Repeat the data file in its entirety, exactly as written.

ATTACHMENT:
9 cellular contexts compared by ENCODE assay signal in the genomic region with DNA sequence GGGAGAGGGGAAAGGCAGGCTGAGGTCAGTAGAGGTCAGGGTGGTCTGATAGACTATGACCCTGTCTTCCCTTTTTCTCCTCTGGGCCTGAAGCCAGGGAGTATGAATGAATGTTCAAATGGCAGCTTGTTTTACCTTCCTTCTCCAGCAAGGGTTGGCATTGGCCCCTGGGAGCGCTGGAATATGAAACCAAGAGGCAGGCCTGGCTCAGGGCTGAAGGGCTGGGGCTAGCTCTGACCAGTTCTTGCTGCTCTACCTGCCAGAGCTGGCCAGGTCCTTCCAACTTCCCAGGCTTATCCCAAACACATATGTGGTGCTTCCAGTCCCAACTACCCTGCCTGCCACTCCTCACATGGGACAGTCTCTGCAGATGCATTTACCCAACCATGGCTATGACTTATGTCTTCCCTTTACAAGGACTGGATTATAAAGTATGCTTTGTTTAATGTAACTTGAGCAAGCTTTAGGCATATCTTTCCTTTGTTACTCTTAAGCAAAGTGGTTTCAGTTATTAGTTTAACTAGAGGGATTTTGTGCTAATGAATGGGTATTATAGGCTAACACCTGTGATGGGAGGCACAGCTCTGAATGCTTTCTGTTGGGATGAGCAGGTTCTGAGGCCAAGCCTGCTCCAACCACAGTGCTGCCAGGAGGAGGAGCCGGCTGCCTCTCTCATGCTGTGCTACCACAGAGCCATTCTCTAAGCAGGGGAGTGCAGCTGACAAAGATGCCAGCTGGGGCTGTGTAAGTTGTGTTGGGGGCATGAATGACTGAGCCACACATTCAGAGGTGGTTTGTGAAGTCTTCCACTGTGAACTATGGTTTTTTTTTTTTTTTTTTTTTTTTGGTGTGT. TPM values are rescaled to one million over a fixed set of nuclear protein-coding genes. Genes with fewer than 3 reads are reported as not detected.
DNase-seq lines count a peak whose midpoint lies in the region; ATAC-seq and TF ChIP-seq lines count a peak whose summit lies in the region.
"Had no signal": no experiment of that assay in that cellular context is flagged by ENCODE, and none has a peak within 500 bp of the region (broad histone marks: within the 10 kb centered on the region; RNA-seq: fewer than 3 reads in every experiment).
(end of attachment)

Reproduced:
9 cellular contexts compared by ENCODE assay signal in the genomic region with DNA sequence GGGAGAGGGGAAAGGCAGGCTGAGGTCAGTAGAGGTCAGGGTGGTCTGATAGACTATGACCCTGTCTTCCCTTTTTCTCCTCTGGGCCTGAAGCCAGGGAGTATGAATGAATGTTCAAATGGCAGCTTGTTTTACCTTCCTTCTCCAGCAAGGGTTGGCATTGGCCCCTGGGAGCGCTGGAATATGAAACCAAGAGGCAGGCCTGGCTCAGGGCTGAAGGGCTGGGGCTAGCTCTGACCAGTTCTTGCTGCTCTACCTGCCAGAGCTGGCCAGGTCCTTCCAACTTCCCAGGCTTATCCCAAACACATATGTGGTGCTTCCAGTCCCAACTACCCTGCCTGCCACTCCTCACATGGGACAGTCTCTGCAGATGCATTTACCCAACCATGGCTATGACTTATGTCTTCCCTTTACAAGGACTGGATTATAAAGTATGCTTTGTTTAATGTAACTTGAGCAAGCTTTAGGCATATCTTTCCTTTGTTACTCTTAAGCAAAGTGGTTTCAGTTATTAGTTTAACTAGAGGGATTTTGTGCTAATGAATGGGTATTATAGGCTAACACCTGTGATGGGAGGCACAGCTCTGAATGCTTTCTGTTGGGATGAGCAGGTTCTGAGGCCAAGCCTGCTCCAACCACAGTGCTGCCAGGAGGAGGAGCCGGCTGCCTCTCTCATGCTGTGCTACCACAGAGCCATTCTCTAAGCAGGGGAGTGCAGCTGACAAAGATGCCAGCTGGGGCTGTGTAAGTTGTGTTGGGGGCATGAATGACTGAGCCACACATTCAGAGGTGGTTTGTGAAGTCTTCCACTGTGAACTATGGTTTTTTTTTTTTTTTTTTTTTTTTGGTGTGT. TPM values are rescaled to one million over a fixed set of nuclear protein-coding genes. Genes with fewer than 3 reads are reported as not detected.
DNase-seq lines count a peak whose midpoint lies in the region; ATAC-seq and TF ChIP-seq lines count a peak whose summit lies in the region.
"Had no signal": no experiment of that assay in that cellular context is flagged by ENCODE, and none has a peak within 500 bp of the region (broad histone marks: within the 10 kb centered on the region; RNA-seq: fewer than 3 reads in every experiment).